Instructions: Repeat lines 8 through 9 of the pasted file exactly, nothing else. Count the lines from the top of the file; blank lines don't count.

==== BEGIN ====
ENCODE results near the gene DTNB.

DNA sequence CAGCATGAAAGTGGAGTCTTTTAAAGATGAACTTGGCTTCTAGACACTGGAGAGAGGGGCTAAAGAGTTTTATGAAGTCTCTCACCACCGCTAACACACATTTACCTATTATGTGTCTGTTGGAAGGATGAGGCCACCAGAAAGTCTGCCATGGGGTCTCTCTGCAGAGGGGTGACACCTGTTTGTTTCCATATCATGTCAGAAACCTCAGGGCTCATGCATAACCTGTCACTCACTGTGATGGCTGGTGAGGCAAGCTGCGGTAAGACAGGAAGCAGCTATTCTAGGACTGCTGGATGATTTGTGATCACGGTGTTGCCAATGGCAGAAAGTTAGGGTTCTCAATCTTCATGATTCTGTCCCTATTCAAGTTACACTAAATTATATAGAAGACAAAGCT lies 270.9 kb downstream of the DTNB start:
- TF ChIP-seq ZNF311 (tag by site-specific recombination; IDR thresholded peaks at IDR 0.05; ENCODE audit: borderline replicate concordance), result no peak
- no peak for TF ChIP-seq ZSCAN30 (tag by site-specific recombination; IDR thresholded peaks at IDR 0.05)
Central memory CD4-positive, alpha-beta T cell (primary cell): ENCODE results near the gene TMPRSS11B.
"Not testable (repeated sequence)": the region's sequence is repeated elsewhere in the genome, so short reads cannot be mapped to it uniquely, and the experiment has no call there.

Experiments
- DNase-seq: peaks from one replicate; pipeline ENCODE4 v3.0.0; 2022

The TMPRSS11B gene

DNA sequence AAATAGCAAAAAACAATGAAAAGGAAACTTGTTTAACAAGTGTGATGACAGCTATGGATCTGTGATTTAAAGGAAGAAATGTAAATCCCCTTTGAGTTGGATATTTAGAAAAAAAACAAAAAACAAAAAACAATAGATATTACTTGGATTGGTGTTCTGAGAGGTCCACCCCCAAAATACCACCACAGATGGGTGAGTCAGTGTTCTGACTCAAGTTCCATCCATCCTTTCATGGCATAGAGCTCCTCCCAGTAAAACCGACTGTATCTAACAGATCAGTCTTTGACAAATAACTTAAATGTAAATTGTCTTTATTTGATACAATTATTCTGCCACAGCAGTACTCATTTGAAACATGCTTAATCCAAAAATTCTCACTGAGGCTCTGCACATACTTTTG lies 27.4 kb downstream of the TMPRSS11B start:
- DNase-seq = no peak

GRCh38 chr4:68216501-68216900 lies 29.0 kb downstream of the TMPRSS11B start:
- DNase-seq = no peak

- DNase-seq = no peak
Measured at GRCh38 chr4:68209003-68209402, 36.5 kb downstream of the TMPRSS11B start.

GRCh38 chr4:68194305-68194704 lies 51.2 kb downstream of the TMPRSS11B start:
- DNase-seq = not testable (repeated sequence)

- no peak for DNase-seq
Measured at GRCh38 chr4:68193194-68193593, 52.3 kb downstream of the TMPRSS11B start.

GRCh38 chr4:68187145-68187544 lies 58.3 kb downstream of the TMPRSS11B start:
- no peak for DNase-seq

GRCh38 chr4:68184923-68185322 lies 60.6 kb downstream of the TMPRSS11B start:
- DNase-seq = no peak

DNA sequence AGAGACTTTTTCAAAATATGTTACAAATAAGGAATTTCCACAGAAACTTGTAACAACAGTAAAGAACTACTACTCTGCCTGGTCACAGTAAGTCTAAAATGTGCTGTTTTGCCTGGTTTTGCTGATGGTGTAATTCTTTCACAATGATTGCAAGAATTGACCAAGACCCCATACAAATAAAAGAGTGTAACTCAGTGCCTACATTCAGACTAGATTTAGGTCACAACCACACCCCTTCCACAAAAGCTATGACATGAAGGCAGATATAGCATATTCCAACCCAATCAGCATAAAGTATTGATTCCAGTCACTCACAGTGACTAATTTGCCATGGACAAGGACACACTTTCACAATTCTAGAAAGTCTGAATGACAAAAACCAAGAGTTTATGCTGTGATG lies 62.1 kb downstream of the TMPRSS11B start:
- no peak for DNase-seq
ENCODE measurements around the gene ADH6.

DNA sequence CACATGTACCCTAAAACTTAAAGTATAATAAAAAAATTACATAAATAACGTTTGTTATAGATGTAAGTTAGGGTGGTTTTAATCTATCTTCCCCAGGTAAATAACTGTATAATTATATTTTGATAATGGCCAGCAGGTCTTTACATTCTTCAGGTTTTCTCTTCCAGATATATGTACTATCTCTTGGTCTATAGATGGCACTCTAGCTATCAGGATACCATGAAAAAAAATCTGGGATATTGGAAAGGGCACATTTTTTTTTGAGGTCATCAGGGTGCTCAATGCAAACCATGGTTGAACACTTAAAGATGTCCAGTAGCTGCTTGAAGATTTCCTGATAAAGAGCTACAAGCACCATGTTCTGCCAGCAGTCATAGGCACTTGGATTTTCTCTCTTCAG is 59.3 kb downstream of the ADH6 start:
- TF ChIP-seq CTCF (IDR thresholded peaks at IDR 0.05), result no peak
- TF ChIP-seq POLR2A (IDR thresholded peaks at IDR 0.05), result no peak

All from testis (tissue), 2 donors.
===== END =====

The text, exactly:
- DNase-seq: peaks from one replicate; pipeline ENCODE4 v3.0.0; 2022

The TMPRSS11B gene